I’ve been waiting to go to the Brimfield Fair for years – literally. Held three times a year (May, July and September), the fair’s 55th season did not disappoint. Granted, I only made it to about one-sixth of the entire fairgrounds, but what I saw was exciting and inspiring. There’s something about all those beautifully worn items ~ clothes, kitchenware, furnishings, and all the oddities ~ that speaks to the history of so many people’s lives. How they used these items, what they meant to them, and why they were discarded. Part of why I saw just a fraction of the fair (besides the sheer size of it and the sweltering late summer heat) is that I met several exhibitors whom I spent a lot of time talking to. For me, it was a lot like going to a design trade show, in that I knew that I’d find some kindred spirits as I perused the booths and happened upon some truly remarkable objects. Continue reading
Usually we find the fall months (particularly September) a natural “renewal” time, when many businesses launch new initiatives to follow on the footsteps of the post-summer, back-to-school wave. The new year doesn’t usually lend itself to this. Yet two exciting projects just happened in the span of two weeks that brought a little lift to my post-holiday slump. Continue reading
You don’t want to be afraid of too much.
You definitely need to be a little wild.
That’s why they call us the Cowboys of the sky.
I had the unique opportunity to visit the unfinished 48th floor of WTC 7 last spring (my former architecture professor was one of the project leads). As we walked the perimeter of the floor, we marveled not only at the artwork being done by the few artists allowed to call this unfinished space their studio, but also, of course, at the skyline. It is a breathtaking experience to view the city from a space like that, but what really got my attention was the workers at WTC 1, almost eye-level with me from that vantage point.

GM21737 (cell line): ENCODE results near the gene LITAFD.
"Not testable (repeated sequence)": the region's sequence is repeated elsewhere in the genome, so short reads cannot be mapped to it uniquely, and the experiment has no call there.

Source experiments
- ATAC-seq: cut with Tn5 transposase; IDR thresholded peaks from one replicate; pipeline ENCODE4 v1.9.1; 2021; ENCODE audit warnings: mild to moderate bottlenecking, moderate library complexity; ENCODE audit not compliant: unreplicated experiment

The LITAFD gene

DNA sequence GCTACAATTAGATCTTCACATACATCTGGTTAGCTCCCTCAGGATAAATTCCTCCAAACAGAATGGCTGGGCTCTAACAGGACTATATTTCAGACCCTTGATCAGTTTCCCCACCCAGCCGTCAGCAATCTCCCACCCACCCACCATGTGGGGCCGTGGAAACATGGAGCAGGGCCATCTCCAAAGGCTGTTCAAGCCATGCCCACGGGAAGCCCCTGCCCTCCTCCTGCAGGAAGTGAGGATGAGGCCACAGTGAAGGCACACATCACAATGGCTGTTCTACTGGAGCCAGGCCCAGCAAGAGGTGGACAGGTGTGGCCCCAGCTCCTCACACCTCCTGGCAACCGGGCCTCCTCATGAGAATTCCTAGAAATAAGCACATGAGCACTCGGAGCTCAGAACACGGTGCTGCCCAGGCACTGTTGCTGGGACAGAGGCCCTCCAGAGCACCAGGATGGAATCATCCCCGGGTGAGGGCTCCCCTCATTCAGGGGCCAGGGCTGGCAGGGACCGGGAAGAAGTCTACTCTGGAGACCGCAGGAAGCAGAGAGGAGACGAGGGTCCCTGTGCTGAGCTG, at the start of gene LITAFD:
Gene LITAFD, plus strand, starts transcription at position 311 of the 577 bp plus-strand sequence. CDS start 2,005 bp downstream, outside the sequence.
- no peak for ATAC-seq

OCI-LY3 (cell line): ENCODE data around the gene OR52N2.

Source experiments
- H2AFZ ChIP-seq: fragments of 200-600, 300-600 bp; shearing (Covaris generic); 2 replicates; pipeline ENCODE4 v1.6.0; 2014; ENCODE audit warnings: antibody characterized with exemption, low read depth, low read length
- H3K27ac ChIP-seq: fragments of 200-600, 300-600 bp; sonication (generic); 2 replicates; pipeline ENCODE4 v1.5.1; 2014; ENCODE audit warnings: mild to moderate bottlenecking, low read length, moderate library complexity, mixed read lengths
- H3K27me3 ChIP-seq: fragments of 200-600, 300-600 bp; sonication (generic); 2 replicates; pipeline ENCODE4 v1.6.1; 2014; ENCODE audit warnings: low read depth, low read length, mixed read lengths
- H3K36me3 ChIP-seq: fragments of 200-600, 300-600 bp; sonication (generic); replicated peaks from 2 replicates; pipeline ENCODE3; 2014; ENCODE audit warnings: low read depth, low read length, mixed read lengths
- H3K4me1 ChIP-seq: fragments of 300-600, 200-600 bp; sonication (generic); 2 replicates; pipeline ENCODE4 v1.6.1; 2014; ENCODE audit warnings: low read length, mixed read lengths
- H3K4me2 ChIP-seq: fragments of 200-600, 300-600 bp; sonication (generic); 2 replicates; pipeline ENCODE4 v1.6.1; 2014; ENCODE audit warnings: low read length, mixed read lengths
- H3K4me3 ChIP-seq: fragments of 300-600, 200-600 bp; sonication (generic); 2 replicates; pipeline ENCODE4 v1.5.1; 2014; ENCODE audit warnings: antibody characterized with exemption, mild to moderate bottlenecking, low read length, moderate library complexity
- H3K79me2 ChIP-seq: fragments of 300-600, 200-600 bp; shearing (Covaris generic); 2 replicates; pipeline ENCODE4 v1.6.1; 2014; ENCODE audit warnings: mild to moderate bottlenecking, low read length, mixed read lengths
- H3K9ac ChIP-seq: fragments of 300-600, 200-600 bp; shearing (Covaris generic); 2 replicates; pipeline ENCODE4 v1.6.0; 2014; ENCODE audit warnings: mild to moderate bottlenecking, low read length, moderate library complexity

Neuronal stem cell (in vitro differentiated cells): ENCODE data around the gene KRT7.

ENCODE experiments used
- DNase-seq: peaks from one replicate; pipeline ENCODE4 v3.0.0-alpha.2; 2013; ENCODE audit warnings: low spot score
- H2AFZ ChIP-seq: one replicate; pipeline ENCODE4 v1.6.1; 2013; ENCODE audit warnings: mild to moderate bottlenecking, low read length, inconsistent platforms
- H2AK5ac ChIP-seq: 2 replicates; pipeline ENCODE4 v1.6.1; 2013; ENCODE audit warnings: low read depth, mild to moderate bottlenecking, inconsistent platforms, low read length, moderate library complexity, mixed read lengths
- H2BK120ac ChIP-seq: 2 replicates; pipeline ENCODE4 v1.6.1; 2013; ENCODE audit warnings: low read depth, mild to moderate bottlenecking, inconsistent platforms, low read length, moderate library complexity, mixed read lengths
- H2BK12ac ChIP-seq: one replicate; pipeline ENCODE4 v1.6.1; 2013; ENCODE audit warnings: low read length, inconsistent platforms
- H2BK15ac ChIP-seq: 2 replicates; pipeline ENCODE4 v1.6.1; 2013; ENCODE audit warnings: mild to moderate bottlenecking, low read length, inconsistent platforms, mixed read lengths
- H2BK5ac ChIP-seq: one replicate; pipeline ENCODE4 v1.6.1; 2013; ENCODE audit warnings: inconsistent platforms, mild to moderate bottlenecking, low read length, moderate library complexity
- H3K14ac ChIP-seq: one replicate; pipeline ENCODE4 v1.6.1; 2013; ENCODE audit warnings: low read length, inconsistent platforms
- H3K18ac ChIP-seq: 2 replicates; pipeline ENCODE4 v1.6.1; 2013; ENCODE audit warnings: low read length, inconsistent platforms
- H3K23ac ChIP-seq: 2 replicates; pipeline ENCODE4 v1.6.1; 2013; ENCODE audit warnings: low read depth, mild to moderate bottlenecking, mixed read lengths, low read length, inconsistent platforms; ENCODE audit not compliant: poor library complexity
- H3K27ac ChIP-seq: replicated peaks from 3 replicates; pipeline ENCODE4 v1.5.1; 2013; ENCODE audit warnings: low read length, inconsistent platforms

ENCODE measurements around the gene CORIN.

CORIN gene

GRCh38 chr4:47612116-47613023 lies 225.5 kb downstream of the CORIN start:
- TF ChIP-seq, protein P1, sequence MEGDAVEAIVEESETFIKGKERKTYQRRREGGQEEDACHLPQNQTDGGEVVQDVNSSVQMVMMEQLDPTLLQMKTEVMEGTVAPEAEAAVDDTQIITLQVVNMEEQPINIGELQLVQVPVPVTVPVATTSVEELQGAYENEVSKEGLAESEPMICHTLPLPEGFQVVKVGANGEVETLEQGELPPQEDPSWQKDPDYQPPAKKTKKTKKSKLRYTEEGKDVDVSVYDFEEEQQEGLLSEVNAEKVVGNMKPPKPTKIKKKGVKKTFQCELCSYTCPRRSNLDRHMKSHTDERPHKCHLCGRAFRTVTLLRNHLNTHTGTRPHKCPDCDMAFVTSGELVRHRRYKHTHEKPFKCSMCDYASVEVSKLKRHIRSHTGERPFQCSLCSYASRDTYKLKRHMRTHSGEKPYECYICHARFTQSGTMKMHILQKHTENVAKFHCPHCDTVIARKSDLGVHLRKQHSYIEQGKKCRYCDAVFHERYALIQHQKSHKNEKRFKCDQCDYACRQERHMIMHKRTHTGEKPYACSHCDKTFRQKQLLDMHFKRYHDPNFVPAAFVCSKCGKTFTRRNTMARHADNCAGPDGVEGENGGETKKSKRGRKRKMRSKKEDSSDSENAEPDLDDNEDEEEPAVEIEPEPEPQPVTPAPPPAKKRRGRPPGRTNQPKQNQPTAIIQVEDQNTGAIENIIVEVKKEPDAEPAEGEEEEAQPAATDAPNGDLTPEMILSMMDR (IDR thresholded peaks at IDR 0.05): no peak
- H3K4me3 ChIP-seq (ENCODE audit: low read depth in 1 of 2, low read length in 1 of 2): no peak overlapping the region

These workers are fearless. Called the “Sky Cowboys” in the New York Times video for their 9.11 tribute, many of the ironworkers are 3rd, 4th, even 5th generation. Although legally required to harness, I saw a few walking untethered across some suspended beams. They think nothing of it – which I guess is the point. Look down too long and your mind starts going elsewhere. At that height there’s no time to second-guess.
It’s these types of fearless leaders whom I think of this weekend.
Philip Johnson’s Alice Ball House (1953) is on the market.
Three beds / three baths / $3M.
Mediocre, yet situated amongst a multitude of other iconic mid-century Modern homes, including Johnson’s Glass House.
Should pedigree dictate price tag?
The concept of pop-up retail isn’t new. Within the past 10 years, many retailers have played with this idea of getting their product out there in a temporary, or installation-like environment.
During my time in the Bay Area over the past month, I’ve spent a lot of time looking around at new and curious things that have cropped up since I moved away. The list has focused on three areas (architecture / food / landscape) and how they have changed, or, more tellingly, look different to me now that I’m living back on the east coast. Continue reading
I’m entering week two of a house swap in the Bay Area. I lived here for almost six years, so visiting always feels a bit like coming home. I’m reminded of the smells (jasmine, eucalyptus, rosemary), the sites (the Golden Gate, the hills, the jaw-dropping expanses), and the temperature extremes that make calling this time of year “summer” an oxymoron. But what I’ve been thinking about the most is the thank-you note I should be writing to Craig Newmark for making it possible for me to stay here, rent-free, for one month. Continue reading